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My Turn: Atlantic City offers a skewed view of casinos

The debate about casino gambling has hit the silly point when this newspaper suggests following the lead of none other than Donald Trump (Monitor Opinion, July 20). As a matter of fact, it is way beyond silly to tell legislators to thumb their noses at $120 million in license fees alone, almost 2,000 badly needed construction jobs and thousands of permanent jobs. The alternative is what?

The closing of Trump’s casino in Atlantic City is no big surprise. For some time, the casinos in Atlantic City have been feeling the pressure from competition that did not exist a few years ago. As a matter of fact, for many years Las Vegas and Atlantic City had no competition and controlled 100 percent of the gambling market, but other states have expanded into the market with “high-end” destination casinos that are far more appealing than the old casinos of Atlantic City.

While the Atlantic City market has gotten smaller, the regional market has grown with new casinos in neighboring states like Pennsylvania, Delaware, New York, Maryland and Connecticut.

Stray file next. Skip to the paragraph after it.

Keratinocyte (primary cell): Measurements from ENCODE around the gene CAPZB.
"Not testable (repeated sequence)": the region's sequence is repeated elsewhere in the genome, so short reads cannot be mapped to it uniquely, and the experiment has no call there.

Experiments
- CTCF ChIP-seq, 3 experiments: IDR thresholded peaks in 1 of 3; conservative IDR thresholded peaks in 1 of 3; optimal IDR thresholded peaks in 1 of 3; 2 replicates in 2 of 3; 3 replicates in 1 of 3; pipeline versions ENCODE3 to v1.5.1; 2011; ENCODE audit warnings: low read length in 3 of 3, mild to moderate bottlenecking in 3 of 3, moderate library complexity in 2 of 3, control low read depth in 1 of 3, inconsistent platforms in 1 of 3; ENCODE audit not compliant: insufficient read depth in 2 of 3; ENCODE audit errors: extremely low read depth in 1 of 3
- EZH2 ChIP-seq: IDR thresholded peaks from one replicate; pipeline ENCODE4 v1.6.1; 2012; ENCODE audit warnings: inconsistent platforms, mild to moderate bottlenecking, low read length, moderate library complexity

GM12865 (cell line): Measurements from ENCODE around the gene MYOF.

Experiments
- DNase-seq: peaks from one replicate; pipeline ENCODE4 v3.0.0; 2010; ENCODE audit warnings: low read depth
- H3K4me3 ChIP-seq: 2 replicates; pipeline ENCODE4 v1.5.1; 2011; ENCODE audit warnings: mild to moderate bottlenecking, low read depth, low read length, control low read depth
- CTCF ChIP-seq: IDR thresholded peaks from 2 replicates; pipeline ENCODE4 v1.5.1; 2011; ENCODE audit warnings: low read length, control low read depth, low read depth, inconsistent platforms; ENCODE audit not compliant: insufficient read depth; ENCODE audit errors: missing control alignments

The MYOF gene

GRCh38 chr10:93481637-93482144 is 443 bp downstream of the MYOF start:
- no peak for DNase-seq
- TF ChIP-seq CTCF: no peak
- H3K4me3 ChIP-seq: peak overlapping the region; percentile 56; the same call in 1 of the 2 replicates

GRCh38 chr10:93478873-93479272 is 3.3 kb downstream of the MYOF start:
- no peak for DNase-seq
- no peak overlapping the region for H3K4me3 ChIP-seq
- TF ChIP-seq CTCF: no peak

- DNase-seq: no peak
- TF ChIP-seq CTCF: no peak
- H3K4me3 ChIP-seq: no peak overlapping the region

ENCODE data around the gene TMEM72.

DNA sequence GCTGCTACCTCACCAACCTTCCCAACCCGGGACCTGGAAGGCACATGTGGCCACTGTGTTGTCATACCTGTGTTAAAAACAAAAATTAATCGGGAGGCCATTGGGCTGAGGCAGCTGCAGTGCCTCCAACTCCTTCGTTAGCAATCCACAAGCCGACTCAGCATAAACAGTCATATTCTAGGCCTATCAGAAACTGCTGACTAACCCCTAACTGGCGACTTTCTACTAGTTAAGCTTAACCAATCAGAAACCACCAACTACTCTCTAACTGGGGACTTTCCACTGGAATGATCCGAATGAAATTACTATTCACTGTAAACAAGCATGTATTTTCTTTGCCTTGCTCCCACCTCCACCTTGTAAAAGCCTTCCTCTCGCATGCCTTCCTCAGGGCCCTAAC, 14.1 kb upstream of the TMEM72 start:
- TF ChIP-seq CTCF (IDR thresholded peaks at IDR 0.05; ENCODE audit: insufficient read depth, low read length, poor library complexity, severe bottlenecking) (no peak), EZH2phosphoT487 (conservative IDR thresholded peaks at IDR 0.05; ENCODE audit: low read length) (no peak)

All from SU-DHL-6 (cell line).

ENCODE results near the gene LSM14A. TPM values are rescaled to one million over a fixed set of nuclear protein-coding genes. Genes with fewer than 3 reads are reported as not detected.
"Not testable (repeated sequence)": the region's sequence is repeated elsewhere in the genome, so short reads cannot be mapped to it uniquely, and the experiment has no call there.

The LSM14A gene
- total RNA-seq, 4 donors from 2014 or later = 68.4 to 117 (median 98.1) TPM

The discussion for the past couple of years here in New Hampshire has focused on the fact that older casinos that were “first-in” never contemplated nearby competition that exists today and they are feeling it, but overall many new markets are doing very well.

Case in point, just look next door to Maine.

Maine has been quite smart in avoiding saturation by allowing only two casinos. And the numbers are quite amazing. In 2006, casino net revenues were $37.5 million; the past three years have brought in net revenues of $59.4 million in 2011, $99.2 million in 2012 and $126.2 million in 2013.

And so far this year Maine is on track to surpass last year’s numbers. Anyone want to bet a good amount of that revenue is coming from New Hampshire residents?

That’s why this year, when the New Hampshire Legislature worked on casino legislation, lawmakers took into consideration nearby competition in Maine, and soon, Massachusetts, something Atlantic City never contemplated.

Even Moody’s rating agency, in its recent report, cited places doing very well (such as Maine), as well as places facing competition challenges. Our region remains the most significant untapped area in the entire Northeast.

Professor Clyde Barrow, director of the Center for Policy Analysis at the University of Massachusetts Dartmouth, recently summed up the situation as it relates to our region.

“The last two significant pockets in the Northeast really are in New York and Massachusetts, and I would include New Hampshire in all of that, as well,” Barrow said.

Even casino opponents can’t ignore one reality: Boston (and Southern New Hampshire) is the biggest metropolitan market in the Northeast without a casino within an hour’s drive.